Corporations' freedom from the state continued to grow in the second half of the nineteenth century. (33) During this time, another view of corporate personhood developed, known as the aggregate theory. (34) This theory focused on the individuals that comprised the corporation. (35) This philosophy concluded that the corporation could not be considered a separate entity, because the corporation could not exist or survive without the individuals within it. (36) Additionally, under the aggregate theory, individuals were thought to have created the corporation for their own mutual benefit, rather than for the benefit of the public. (37) The corporation was able to gain the protection of a constitutional amendment following this theory because the rights of the corporation were thought to be an extension of the rights of the people who comprised it. (38)

      Corporations continued to gain constitutional protections as a third concept of corporate personhood developed in the twentieth century. (39) The real entity theory perpetuated the idea that the corporation was separate from both the state and the individuals that comprised the corporation. (40) Under the real entity theory, the corporation itself is an independent entity. (41) It has its own will and in corporate and constitutional jurisprudence. goals free from those of each individual member. (42) In order to pursue and protect corporations' wills and goals, the Supreme Court awarded corporations numerous constitutional protections. (43) While courts have relied heavily on the real entity theory of corporate personhood to justify awarding corporations constitutional protections, courts have also utilized the other two theories when necessary to support their decisions. (44)

    2. The Development of the Corporation with Regard to the First Amendment

      Corporations have found protection under some provisions of the First Amendment, most conspicuously the right to free speech. (45) Initially, the Supreme Court had little issue with granting corporations free speech rights under the First Amendment. (46) The Court stated that it was illogical to deny corporations free speech rights simply because of the existence of a corporate identity. (47) The Court reasoned that corporations needed this right protected because corporate free speech fosters the purpose of the First Amendment's freedom of speech provision. (48) In First National Bank of Boston v. Bellotti, the Court cemented the importance of a constitutional provision's purpose in determining its applicability to corporations. (49) The Court did not hesitate to find that protection of corporate free speech was necessary to facilitate the purpose of the Free Speech Clause, and thus, this provision applied to corporations. (50)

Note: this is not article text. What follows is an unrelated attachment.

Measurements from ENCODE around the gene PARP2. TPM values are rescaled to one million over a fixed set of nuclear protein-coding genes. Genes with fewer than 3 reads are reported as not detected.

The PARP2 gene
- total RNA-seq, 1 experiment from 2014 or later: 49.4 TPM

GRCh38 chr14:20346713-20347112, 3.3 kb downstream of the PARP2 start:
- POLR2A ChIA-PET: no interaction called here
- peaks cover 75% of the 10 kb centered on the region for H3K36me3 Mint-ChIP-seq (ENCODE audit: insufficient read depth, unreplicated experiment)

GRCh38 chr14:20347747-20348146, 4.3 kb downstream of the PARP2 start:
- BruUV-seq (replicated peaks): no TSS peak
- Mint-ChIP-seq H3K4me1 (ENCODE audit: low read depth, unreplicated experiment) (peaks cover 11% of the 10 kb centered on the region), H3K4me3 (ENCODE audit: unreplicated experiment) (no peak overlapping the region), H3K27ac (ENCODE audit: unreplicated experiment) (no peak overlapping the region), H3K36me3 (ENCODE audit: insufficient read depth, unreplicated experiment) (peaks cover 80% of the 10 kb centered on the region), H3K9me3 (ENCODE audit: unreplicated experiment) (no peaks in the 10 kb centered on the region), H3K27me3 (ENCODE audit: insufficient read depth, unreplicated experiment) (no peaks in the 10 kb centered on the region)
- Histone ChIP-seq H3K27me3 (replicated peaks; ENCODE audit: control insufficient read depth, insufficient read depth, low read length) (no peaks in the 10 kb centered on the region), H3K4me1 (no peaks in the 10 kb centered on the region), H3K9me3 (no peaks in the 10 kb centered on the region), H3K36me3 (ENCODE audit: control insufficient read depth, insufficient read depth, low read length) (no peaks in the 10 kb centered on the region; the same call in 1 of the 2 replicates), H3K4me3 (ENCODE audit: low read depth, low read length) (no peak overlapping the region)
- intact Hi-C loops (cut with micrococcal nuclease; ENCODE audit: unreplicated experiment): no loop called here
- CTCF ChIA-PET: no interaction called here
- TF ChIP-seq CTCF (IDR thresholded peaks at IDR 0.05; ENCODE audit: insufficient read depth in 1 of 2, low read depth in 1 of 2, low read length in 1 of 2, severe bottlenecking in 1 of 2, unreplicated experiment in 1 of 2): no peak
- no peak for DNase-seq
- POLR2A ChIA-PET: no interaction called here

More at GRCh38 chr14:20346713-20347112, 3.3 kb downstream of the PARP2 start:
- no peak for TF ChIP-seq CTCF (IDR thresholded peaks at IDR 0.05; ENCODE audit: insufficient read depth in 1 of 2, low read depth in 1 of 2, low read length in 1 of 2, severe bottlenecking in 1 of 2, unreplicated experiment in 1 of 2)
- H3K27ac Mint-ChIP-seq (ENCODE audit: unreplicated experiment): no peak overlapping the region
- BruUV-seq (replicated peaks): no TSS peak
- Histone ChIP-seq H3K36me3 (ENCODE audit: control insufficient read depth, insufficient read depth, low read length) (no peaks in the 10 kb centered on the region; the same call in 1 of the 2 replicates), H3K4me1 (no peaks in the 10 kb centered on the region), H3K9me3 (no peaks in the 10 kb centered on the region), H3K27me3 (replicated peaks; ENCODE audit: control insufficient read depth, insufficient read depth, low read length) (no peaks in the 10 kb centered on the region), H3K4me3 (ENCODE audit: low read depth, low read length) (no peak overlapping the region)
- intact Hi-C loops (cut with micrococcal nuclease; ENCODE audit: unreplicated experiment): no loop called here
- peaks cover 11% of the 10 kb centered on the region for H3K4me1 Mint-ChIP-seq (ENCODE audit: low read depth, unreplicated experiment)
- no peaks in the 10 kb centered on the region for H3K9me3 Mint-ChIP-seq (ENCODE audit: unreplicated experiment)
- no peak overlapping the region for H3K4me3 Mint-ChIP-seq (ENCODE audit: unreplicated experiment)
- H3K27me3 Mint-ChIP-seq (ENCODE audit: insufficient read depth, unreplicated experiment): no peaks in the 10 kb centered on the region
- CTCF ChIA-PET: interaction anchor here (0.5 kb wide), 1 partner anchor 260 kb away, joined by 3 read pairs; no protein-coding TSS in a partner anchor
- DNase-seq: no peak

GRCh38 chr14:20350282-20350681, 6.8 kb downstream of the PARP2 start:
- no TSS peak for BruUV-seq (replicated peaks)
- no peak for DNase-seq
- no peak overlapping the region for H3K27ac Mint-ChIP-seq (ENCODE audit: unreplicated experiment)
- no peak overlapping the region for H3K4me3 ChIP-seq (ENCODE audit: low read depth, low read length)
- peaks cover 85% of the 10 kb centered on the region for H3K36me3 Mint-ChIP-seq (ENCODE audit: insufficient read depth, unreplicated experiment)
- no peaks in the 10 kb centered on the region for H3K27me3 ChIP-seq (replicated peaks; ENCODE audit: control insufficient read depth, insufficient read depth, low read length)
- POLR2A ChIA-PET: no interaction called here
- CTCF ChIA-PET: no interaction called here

This consistent understanding among courts of the extension of free speech to corporations was abruptly challenged by the decision in Austin v. Michigan Chamber of Commerce. (51) The Austin Court upheld a state restriction on the independent expenditure of funds for political speech by corporations. (52) Austin presented a bifurcation in the view of whether or not corporations had free speech rights under the First Amendment. (53) For the next twenty years, restrictions on corporate expenditures for political speech remained valid, which conflicted with over a hundred years of precedent banning these types of restrictions. (54)

      The precedent established by the Austin decision was later abandoned in the widely discussed Citizens United decision. (55) Citizens United overruled Austin, making it unconstitutional to restrict independent corporate expenditures because these restrictions violated corporations' First Amendment free speech rights. (56) Citizens United affirmed that corporations could possess First Amendment rights, reinstating a right historically held by individuals. (57)

      Aside from freedom of speech, certain corporations and organizations have found protection under the First Amendment's right to freedom of religion. (58) The awarding of this protection hinges on the purpose of the First Amendment's Freedom of Religion Clause. (59) The purpose of this clause is to prevent any burdening of the exercise of religion. (60) Specifically, this clause was enacted to prevent the government from intermeddling with the religious activity of individuals. (61) Courts have allowed religious organizations to invoke First Amendment protection because the purpose of such religious entities is to facilitate individuals' religious practices. (62) Additionally, the Supreme Court has found that nonprofit corporations can also invoke this protection if they are operated for religious purposes. (63)

      The recent issue facing the courts was whether or not a for-profit, secular corporation could find protection under the First...